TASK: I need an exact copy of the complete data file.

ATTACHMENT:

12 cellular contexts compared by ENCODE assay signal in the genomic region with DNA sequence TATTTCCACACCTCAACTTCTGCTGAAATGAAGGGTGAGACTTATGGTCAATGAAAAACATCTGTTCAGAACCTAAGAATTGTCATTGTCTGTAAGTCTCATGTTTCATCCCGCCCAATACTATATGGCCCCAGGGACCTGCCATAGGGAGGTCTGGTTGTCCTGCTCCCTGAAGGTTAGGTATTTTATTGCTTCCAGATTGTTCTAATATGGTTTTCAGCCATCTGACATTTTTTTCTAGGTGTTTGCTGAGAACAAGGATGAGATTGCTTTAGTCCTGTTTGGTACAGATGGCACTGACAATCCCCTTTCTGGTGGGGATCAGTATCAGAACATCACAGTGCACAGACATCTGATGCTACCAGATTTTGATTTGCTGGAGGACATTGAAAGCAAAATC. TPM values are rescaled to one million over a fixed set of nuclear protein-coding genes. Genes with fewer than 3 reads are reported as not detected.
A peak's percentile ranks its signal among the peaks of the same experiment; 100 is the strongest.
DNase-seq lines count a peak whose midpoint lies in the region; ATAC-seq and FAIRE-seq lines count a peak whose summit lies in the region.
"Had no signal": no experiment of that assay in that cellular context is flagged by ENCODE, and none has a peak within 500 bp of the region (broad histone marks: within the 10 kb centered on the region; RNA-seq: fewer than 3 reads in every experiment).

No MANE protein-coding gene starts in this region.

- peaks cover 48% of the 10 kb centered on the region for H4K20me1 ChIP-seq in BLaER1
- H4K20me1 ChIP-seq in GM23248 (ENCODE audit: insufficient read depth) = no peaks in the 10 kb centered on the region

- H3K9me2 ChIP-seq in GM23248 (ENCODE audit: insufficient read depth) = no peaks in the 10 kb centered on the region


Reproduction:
12 cellular contexts compared by ENCODE assay signal in the genomic region with DNA sequence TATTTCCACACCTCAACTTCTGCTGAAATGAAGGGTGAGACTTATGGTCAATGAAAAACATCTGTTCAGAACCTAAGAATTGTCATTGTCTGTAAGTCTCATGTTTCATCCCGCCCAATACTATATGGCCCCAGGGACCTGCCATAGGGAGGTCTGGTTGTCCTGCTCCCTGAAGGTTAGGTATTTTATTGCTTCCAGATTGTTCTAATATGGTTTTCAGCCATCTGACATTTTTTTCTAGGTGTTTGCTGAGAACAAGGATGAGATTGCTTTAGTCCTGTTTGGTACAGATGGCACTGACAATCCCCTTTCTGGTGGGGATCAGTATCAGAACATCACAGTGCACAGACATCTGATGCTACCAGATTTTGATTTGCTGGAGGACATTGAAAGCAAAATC. TPM values are rescaled to one million over a fixed set of nuclear protein-coding genes. Genes with fewer than 3 reads are reported as not detected.
A peak's percentile ranks its signal among the peaks of the same experiment; 100 is the strongest.
DNase-seq lines count a peak whose midpoint lies in the region; ATAC-seq and FAIRE-seq lines count a peak whose summit lies in the region.
"Had no signal": no experiment of that assay in that cellular context is flagged by ENCODE, and none has a peak within 500 bp of the region (broad histone marks: within the 10 kb centered on the region; RNA-seq: fewer than 3 reads in every experiment).

No MANE protein-coding gene starts in this region.

- peaks cover 48% of the 10 kb centered on the region for H4K20me1 ChIP-seq in BLaER1
- H4K20me1 ChIP-seq in GM23248 (ENCODE audit: insufficient read depth) = no peaks in the 10 kb centered on the region

- H3K9me2 ChIP-seq in GM23248 (ENCODE audit: insufficient read depth) = no peaks in the 10 kb centered on the region